Groovy Stake is in the Heart: “Dracula A.D. 1972” | Review

Hammer Films tried to court the swinging London demographic with this campy outing in which Count Dracula (Christopher Lee), after being killed by Van Helsing (Peter Cushing) in a prologue set in 1872, is rebirthed a century later by one of his acolytes (whose highly suspicious name is Johnny Alucard, played with zealous abandon by Christopher Neame). A mod assembly of free-spirited swingers soon becomes targeted by the Count; naturally, one of the women in the groovy gang is Van Helsing’s great-granddaughter, Jessica (Stephanie Beacham). 

Dracula A.D. 1972

Director: Alan Gibson
Producers: Michael Carreras, Josephine Douglas
Writer: Don Houghton
Cinematography: Dick Bush
Editor: James Needs
Music: Mike Vickers
Cast: Christopher Lee, Peter Cushing, Stephanie Beacham, Christopher Neame, Marsha Hunt, Caroline Munro, Janet Key, Michael Kitchen
Runtime: 96 minutes
Country of Origin: UK
Release Date: September 28, 1972

This is one of the more reviled entries in Hammer Films’ post-1970 output. As superfans of the studio have complained, it completely ignores the timeline established by the previous Hammer film Scars of Dracula (1970), which is set in 1885 – 13 years after Van Helsing kills Dracula in this film’s prologue. While consistency with the canon probably doesn’t seem very crucial in movies like this, such gaps in logic do suggest how little thought Hammer Films (and writer Don Houghton) put into this production, which tried to update the studio’s historical Dracula films to a rapidly changing modern setting.

By most objective criteria this is not a good movie: the storyline is absurd, the tongue-in-cheek dialogue insipid, and the indulgences in early-’70s hippiedom were probably out of touch even in 1972. Don Houghton was in his 40s when he wrote the script, and the version of freewheeling hedonism we see here feels like it was created by someone several decades too old to really understand the experience of younger generations. There’s a paranoid moral conservatism to go along with that: Dracula may be the villain on the surface, but the film reserves a lot of mockery for the self-obsessed, highly sexual hippies who are too dumb to realize when they’re becoming a vampire’s prey. A relatively early scene in Dracula A.D. 1972 conveys its loose grasp on the style and culture of the times: as a cringey psych-rock band named Stoneground plays dreadful music in a posh living room, the camera drunkenly lurches from one hip young libertine to another, all of whom are crashing a party hosted by stiff-upper-lip old geezers. With characters and modern trappings like these, you can’t blame Count Dracula for wanting to eviscerate all of these groovy hippies as soon as he’s rudely awakened on the grounds of St. Bartolph’s church.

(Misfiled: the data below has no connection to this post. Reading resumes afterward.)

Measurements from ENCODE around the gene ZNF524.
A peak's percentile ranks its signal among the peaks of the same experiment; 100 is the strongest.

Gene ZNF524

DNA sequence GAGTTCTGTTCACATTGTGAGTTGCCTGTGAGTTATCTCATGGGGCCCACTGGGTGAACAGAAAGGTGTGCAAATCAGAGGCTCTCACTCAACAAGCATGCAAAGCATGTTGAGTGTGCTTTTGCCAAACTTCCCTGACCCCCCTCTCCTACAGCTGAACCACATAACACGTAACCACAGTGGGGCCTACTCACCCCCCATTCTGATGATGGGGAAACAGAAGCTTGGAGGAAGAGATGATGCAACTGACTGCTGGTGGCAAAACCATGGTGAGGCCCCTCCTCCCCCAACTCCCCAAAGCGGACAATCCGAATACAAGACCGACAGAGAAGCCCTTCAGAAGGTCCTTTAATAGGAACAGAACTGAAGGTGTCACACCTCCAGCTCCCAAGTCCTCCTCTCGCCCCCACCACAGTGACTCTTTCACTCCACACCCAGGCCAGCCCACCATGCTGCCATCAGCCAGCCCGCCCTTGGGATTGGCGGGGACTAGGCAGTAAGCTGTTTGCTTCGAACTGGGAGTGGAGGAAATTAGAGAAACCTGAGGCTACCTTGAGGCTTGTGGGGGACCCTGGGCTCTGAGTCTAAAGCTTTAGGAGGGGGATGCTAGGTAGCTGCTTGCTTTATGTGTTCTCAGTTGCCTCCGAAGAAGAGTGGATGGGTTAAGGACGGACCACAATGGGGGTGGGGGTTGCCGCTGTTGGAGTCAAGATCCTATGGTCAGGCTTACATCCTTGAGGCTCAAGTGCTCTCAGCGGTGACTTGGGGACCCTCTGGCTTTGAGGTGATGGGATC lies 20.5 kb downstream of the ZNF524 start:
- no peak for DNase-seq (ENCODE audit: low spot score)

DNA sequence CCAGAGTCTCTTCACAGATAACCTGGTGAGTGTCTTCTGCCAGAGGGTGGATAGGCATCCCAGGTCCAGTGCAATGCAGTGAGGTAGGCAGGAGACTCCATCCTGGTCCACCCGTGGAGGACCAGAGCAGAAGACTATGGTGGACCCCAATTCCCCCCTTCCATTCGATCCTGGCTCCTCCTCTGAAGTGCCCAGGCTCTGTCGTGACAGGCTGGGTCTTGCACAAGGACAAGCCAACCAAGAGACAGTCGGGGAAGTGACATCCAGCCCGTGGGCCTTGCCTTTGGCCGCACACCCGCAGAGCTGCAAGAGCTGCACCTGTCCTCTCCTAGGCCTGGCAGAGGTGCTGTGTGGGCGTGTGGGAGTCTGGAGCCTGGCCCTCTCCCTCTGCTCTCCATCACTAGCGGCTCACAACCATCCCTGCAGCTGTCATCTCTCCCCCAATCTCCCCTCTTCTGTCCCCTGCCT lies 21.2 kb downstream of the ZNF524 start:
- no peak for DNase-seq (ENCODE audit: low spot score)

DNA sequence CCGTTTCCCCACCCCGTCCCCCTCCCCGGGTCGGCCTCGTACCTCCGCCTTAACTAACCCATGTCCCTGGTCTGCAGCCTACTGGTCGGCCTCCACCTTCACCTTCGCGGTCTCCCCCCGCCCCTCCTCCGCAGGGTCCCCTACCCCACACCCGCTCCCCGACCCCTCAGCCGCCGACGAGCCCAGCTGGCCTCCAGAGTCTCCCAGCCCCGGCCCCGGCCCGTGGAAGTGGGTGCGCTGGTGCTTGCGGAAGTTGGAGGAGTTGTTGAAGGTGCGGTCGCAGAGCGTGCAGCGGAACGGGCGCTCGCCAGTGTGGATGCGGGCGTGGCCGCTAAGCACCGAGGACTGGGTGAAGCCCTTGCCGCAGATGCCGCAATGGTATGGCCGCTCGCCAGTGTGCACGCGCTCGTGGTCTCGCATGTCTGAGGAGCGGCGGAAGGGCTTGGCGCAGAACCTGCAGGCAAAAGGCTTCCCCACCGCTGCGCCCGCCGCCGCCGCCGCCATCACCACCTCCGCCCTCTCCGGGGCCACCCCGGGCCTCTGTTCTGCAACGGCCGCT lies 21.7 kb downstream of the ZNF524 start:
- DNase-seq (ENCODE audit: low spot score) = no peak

German promotional poster for Dracula A.D. 1972

But those things also make this a fascinating reflection of its time and place; while certainly not a nuanced depiction of London in the flower power era, it is a unique example of how movie studios courted a seemingly fleeting audience. Johnny Restall’s review for Horrified magazine says it well: “[The film] is excruciatingly dated and embarrassing, but I find it charmingly so – a faulty time capsule which is probably no more of an accurate reflection of the 1970s than the previous films’ representation of the 1880s.” As such, Dracula A.D. 1972 is a revealing reflection of how filmmakers viewed their own culture at the tail end of the swinging era, if not an accurate reflection of the era itself. Restall is more forgiving of the film’s other ample flaws than I am, but I agree that there’s something charming about its anachronisms (both now and, presumably, when it was first released).

There are flashes of inspired visual style here and there, particularly with sets that combine on-location shooting with Hammer’s usual backlot artifice. Cushing and Lee, reuniting here 14 years after their first Hammer appearance in 1958’s Dracula, look somewhat tired with their roles and dialogue, but it is amusing to see them in this new setting – particularly Cushing, who has more to do as his character tries to convince narrow-minded cops that vampires and the occult are real. (Lee has less to do since Dracula stays confined to his abandoned church throughout the entire film, but the presence of Lee as Dracula is never something to complain about.) Among the cast of young hippies, Stephanie Beacham fares the best as Van Helsing’s granddaughter, though Roger Ebert is not wrong when he says that her heaving bosom has a co-starring role.

Ultimately, Dracula A.D. 1972 is far from Hammer’s best production (my votes for that achievement would be The Curse of the Werewolf [1961] or The Gorgon [1964]). The plot becomes tedious, there’s never a remotely scary moment, and the dialogue feels both witless and painfully self-aware. But, fifty years after its release, the film’s status as a historical curio is more fascinating than ever. It’s like an infinitely cheaper, lowbrow version of Michelangelo Antonioni’s Blow-Up (1966): silly, overindulgent attempts to capture the zeitgeist of an era that passed almost before those living in it could fully comprehend it.

written by Matthew Cole Levine

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